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Liberia's New President Expresses Hope for Peace - 2003-10-16

Liberia's new transitional leader, Gyude Bryant, says he is confident all warring factions support his peace mission, but there are reports of continuing skirmishes in the southeast timber region.

Mr. Bryant says he does not believe warring factions, which signed a peace agreement with the government last August, will "bring down their own house."

The factions chose the low-profile businessman to lead Liberia until elections in 2005, bringing renewed optimism that 15 years of nearly continuous civil war could end. Mr. Bryant took office Tuesday.

But two days later, one of the Liberian rebel groups, MODEL, said its positions had been attacked by militia forces in the southeast, near forest land of the Oriental Timber Company.

A rebel leader downplayed the skirmish, but said he thought allies of former President Charles Taylor were behind the fighting. Mr. Taylor now lives in exile in Nigeria, but there are fears that, using his cell phone, he is continuing to command loyalist fighters in Liberia.

Former Defense Minister Daniel Chea, who has been offered the same post by the new government, says Mr. Taylor is not behind the fighting.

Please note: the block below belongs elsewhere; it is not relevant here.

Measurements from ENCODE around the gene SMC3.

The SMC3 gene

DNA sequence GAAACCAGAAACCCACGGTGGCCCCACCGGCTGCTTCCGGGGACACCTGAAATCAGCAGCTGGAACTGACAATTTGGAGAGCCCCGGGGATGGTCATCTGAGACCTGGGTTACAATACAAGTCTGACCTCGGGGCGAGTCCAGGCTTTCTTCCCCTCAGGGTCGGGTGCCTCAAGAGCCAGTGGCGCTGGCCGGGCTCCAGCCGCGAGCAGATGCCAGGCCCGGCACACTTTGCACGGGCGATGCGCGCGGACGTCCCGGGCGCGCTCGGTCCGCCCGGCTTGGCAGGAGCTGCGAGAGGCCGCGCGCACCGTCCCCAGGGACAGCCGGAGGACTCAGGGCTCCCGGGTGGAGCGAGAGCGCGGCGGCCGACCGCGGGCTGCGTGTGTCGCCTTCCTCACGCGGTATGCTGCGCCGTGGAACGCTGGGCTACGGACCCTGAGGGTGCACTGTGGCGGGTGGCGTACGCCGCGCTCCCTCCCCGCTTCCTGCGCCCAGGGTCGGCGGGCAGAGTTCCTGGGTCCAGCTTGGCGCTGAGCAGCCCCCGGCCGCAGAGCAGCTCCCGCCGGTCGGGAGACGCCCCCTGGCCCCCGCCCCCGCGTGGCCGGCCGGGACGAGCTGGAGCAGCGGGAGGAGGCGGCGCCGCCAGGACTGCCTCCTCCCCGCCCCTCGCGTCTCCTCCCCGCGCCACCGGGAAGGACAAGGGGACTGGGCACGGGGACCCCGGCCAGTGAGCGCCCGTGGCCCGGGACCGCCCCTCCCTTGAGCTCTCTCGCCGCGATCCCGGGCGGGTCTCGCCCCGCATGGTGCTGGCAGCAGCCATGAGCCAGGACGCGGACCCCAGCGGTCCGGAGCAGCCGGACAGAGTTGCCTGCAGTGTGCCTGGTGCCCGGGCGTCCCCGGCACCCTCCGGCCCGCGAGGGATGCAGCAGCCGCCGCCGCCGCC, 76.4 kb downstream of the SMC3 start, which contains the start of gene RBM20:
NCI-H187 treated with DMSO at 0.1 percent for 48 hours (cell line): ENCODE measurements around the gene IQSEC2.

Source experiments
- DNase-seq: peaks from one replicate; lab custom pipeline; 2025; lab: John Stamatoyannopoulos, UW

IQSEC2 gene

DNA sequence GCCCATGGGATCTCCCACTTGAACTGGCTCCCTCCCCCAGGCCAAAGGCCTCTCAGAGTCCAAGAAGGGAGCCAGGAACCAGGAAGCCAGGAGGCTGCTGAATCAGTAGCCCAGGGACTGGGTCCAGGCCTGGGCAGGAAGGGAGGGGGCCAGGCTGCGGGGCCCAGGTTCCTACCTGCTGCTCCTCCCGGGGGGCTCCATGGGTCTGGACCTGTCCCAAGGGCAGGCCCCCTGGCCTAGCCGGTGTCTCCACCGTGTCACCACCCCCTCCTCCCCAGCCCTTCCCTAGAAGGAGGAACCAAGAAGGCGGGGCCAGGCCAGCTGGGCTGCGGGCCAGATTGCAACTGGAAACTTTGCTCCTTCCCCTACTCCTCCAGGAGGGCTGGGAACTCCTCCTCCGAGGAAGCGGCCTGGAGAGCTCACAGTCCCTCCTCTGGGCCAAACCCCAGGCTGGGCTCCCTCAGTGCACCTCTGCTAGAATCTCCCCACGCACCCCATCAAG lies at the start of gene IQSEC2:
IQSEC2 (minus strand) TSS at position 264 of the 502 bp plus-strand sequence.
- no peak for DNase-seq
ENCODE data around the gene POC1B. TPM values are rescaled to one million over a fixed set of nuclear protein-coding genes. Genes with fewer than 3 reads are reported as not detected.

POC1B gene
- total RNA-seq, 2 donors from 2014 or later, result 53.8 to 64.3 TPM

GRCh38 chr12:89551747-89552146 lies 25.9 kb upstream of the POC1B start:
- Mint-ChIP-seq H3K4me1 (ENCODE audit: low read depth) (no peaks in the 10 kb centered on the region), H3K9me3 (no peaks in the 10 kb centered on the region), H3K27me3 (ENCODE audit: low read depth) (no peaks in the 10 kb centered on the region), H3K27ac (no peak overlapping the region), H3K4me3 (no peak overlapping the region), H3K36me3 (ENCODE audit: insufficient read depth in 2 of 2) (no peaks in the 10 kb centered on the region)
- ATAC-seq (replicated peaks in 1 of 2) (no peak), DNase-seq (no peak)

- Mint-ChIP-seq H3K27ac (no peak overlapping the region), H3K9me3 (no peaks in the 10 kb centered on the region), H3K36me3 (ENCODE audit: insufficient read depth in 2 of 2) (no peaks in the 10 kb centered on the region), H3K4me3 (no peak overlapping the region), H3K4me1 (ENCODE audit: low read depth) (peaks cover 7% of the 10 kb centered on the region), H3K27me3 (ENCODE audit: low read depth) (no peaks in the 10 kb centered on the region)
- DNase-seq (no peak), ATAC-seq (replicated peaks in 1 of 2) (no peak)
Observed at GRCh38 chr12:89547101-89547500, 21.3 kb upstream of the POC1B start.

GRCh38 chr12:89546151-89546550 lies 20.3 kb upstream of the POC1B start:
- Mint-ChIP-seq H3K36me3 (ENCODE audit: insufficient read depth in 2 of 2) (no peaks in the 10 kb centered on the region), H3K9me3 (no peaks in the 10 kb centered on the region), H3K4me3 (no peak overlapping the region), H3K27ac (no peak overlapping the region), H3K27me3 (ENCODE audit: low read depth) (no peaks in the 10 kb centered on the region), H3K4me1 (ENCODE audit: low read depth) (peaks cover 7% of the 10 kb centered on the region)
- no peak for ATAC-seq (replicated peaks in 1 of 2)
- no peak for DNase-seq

"What is happening right now, and it has nothing to do with former President Charles Taylor; let me just say this, as long as U.N. forces are not fully deployed in and around the country, there will be chances of skirmishes here and there," he said. "It's just one of these things, when there are pockets of people who remain in their positions and every now and then, there will be a skirmish. So, I hope to deal with these in the next few days."

He says he met with MODEL commanders on Wednesday to discuss the reports of skirmishes.

In a separate development, Moses Blah, the former vice president who briefly succeeded Mr. Taylor after his departure in August, held a brief ceremony Thursday to hand over to the United Nations weapons held by the pro-government militia.

Mr. Blah said it was important to show that the militia behind the former government is serious about peace.

"We have started to turn the arms over to the United Nations ahead of disarmament, because we are the government, and we decided to take the lead in making Monrovia arms free," he said. "We are not fighting anymore, and this is why we are giving these arms to the United Nations."

The U.N. mission in Liberia says it wants to formally start the disarmament process in mid-November. There are an estimated 50,000 armed fighters still roaming throughout Liberia. Most U.N. peacekeepers remain in or around Monrovia.